Tags: BP | criminal | felony | fines | deepwater-horizon

BP Hit With $4.5B in Fines, Criminal Charges Over Deepwater Horizon Oil Spill

Thursday, 15 Nov 2012 02:10 PM

By Alexandra Ward

The British oil giant BP was slapped with approximately $4.5 billion in fines and criminal charges for its involvement in the 2010 oil spill in the Gulf of Mexico, the company announced Thursday.

BP reached a settlement with the U.S. government and will plead guilty to 11 felony counts of misconduct or neglect stemming from the deaths of 11 workers, one misdemeanor count under the Clean Water Act, one misdemeanor count under the Migratory Bird Act and one felony count of obstruction of Congress, NBC News reported.

Attorney General Eric Holder is expected to reveal more details about the case at a press conference Thursday in New Orleans.

The announcement comes in the wake of day-long media speculation about the details of the settlement. A source familiar with the case previously told the Associated Press that at least two staff members would face manslaughter charges for the deaths of the 11 people who were killed in the blowout. The BBC reported that up to four employees could face arrest.

The $4.5 billion fine comes on top of $20 billion BP has agreed to pay into a trust fund to meet damages claims from the spill, CNNMoney reported. The company said it expects to pay a final $860 million into that fund this quarter. The $4.5 billion would dwarf the largest U.S. criminal fine to date — drug maker Pfizer paid out $1.3 billion in 2009 as part of a $2.3 billion settlement in a case involving the misbranding of Bextra, an anti-inflammatory arthritis drug, according to CNNMoney.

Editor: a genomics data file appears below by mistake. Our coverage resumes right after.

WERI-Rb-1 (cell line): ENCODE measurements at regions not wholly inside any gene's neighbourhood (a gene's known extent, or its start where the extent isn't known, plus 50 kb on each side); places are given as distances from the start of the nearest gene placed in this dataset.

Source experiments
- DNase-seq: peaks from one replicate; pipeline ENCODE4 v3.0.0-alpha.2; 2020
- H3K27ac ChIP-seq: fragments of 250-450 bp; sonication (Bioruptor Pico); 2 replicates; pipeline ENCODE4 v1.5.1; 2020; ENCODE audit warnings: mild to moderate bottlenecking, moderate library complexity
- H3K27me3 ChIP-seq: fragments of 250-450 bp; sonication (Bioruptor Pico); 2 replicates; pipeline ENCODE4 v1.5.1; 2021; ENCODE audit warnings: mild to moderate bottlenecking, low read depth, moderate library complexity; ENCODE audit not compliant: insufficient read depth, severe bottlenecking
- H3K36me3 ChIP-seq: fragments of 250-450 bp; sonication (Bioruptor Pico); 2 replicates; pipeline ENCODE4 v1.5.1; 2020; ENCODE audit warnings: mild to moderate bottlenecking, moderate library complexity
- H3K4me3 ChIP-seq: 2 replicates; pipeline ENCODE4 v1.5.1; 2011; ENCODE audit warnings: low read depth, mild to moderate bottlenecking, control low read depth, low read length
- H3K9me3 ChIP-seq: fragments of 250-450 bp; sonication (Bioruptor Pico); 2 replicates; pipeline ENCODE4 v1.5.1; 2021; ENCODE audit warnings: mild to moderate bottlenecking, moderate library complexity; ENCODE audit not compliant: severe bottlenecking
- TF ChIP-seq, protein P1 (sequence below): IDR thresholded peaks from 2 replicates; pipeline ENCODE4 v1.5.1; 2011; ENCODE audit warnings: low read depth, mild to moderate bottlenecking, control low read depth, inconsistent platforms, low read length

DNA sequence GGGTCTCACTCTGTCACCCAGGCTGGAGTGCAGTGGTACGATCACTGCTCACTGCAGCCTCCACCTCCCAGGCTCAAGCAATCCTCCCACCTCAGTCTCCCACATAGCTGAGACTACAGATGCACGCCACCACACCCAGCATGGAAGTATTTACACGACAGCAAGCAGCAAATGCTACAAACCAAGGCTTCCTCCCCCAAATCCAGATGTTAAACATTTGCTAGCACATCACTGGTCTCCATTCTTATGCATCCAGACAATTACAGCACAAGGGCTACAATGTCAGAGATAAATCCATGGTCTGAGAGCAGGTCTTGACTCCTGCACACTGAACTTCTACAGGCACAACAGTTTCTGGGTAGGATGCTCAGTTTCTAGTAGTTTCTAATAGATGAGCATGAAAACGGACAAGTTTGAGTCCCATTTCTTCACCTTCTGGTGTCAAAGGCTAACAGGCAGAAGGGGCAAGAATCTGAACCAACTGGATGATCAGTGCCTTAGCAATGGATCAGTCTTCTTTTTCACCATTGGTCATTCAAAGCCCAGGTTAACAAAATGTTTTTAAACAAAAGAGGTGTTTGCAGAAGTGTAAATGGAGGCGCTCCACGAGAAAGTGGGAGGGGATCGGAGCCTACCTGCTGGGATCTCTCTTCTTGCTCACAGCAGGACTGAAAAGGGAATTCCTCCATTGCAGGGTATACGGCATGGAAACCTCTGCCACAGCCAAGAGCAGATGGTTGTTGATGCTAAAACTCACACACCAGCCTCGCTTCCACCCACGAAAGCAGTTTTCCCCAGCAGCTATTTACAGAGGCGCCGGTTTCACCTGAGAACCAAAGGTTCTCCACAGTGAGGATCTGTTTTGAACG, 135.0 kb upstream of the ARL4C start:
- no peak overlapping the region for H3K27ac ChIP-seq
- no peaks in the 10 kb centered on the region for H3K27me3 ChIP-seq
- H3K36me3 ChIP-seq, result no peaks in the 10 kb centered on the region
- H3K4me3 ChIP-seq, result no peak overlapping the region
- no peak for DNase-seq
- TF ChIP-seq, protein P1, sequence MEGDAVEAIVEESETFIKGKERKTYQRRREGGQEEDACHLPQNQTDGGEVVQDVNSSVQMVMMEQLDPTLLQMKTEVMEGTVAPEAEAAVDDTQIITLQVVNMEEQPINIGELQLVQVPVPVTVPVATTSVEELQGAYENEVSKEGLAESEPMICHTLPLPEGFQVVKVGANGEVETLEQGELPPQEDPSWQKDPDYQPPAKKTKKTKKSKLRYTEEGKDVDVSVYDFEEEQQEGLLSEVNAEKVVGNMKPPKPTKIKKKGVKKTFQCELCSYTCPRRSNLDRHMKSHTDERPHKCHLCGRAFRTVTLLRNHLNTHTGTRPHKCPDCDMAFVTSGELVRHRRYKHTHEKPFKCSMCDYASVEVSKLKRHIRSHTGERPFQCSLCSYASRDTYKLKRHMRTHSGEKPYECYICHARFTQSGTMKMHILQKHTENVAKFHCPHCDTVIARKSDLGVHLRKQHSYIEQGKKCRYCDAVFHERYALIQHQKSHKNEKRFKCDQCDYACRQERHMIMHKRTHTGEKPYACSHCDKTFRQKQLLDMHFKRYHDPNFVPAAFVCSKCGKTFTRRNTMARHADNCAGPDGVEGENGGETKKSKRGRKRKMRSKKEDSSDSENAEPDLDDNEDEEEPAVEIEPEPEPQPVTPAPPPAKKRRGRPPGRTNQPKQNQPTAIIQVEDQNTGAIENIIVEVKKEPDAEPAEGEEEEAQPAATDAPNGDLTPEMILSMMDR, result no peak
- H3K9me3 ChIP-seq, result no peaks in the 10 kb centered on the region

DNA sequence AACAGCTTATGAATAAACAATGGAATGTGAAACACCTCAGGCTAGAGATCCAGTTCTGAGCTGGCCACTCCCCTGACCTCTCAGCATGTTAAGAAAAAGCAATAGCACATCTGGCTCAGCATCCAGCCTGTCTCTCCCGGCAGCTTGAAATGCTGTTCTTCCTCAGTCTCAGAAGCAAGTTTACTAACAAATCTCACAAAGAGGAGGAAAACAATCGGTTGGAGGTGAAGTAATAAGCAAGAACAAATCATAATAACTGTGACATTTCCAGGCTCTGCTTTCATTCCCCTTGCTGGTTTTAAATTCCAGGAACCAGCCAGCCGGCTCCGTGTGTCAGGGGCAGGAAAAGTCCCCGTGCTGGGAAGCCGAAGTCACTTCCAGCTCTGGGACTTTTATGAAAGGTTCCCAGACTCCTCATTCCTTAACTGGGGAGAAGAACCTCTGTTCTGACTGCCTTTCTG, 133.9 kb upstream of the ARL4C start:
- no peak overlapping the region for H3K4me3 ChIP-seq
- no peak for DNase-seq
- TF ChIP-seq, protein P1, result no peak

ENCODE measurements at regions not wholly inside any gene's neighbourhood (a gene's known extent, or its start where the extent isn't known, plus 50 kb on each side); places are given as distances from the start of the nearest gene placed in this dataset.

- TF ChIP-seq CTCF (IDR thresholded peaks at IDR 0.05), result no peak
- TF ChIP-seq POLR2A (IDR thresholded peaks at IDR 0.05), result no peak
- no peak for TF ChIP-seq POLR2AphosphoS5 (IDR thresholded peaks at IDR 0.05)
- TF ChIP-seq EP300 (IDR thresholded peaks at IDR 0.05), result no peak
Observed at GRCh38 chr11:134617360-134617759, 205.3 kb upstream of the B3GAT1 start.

The BP disaster aboard the Deepwater Horizon rig on April 20, 2010, caused a fire and explosion that killed 11 people.

The spill continued for 87 days, spewing an estimated 200 million gallons of crude oil, which disrupted tourism and commercial fishing along areas of the southern U.S. coast.

In September of last year, according to USA Today, a team of Coast Guard officials and federal regulators found that BP ignored warnings and made bad decisions that led to the spill. The team concluded that BP bears ultimate responsibility.

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